Which sub populations are more at-risk for cognitive decline and fast disease progression?
The Richman Family Precision Medicine Center of Excellence in Alzheimer’s Disease (AD) is a unique translational project aimed at characterizing a finite set of therapeutically relevant AD subtypes taking into account known genetic factors, biologic “endophenotypes” assessed by blood, cerebrospinal fluid (CSF), or brain imaging, as well as aspects of clinical phenotype.
The ultimate goal is to translate this knowledge into clinical care by defining patients who respond optimally to currently available and emerging therapies. Subtyping will also lead to identifying new therapeutic targets based on refined and granular understanding of disease mechanisms.
Alzheimer's and Dementia Research
Questions we're asking that inform us on how to best care for patients include:
Big Data Power
Scaling Evidenced-Based Care
How can the current quality care be made available to all persons with dementia throughout Johns Hopkins?
Closing the Loop
Innovation - Brain Scans
Innovation - New Blood Test
Innovation - Stem Cell Models
Patient Care for Alzheimer's Disease
The research we do directly impacts the treatment options available to our patients. Find out more about patient care for Alzheimer's Disease.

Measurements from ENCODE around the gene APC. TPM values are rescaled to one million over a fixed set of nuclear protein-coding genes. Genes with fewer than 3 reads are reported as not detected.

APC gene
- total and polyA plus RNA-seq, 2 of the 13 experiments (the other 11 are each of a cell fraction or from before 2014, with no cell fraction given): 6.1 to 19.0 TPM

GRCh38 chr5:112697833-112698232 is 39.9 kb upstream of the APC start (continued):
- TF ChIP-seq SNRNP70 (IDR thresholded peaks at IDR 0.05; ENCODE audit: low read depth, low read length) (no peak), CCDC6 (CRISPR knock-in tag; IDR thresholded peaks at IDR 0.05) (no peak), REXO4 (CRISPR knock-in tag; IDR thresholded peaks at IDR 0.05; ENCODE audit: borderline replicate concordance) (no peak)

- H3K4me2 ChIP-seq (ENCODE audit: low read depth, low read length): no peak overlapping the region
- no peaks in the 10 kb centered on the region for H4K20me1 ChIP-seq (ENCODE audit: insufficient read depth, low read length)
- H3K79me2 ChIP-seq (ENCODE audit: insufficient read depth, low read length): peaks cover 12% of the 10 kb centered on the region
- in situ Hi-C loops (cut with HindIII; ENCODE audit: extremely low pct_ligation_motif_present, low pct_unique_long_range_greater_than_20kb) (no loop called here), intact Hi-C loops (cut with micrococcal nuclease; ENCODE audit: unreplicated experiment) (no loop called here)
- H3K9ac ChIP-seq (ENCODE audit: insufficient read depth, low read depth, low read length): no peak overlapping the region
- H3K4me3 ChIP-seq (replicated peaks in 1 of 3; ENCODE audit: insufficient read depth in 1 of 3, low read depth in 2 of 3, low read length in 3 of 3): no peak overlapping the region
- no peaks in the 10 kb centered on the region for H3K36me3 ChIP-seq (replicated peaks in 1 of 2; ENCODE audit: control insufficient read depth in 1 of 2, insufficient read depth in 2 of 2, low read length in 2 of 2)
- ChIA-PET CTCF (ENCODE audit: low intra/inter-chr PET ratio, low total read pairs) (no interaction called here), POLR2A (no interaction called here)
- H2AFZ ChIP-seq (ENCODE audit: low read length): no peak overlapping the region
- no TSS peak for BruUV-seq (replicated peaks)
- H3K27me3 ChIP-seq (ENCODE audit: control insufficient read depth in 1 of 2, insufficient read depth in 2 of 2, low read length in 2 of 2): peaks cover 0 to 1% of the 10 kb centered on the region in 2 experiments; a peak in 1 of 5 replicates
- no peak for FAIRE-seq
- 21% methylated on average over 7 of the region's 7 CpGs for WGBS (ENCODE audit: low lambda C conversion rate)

The Johns Hopkins Memory and Alzheimer's Treatment Center
The Johns Hopkins Bayview Medical Center
5300 Alpha Commons Drive, Floor 4
Baltimore, MD 21224
Dimitrios Kapogiannis, M.D. is Chief of the Human Neuroscience Unit at the National Institute of Aging and adjunct Associate Professor in the Department of Neurology at Johns Hopkins. He is a clinician-scientist, ABPN-certified in Neurology and UCNS-certified in Behavioral Neurology. His translational laboratory focuses on discovering novel biomarkers for preclinical diagnosis and therapeutic response in Alzheimer's and other neurodegenerative diseases. He has pioneered deriving Extracellular Vesicles enriched for neuronal and astrocytic origin from peripheral blood.